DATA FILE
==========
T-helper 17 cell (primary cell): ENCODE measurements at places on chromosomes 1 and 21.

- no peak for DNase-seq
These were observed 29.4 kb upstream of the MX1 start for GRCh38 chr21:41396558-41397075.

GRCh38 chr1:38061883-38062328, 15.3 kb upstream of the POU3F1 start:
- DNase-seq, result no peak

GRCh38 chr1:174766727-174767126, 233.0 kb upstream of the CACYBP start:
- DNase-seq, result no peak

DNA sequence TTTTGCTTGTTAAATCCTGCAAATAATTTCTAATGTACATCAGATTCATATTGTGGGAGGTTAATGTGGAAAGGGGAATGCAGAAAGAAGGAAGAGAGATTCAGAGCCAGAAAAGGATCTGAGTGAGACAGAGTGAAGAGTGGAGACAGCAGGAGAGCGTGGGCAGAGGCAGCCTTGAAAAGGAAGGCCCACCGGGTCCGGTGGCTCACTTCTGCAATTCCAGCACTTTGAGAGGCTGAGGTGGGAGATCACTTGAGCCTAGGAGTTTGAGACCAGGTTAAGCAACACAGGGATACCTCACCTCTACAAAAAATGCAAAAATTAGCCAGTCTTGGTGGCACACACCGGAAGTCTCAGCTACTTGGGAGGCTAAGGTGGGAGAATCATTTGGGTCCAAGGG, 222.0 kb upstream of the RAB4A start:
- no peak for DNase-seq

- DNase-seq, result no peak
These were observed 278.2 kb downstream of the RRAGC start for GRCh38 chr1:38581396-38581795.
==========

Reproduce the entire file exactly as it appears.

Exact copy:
T-helper 17 cell (primary cell): ENCODE measurements at places on chromosomes 1 and 21.

- no peak for DNase-seq
These were observed 29.4 kb upstream of the MX1 start for GRCh38 chr21:41396558-41397075.

GRCh38 chr1:38061883-38062328, 15.3 kb upstream of the POU3F1 start:
- DNase-seq, result no peak

GRCh38 chr1:174766727-174767126, 233.0 kb upstream of the CACYBP start:
- DNase-seq, result no peak

DNA sequence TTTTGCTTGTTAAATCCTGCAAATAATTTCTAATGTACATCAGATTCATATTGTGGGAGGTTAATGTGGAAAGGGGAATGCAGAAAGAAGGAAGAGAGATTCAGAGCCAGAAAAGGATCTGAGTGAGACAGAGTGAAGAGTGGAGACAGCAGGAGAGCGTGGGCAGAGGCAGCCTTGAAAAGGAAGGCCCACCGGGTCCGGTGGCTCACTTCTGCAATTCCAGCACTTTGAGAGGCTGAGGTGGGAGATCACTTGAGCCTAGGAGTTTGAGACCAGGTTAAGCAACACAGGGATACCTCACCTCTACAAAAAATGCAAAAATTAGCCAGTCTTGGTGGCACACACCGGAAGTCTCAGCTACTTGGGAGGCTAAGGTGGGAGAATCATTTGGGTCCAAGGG, 222.0 kb upstream of the RAB4A start:
- no peak for DNase-seq

- DNase-seq, result no peak
These were observed 278.2 kb downstream of the RRAGC start for GRCh38 chr1:38581396-38581795.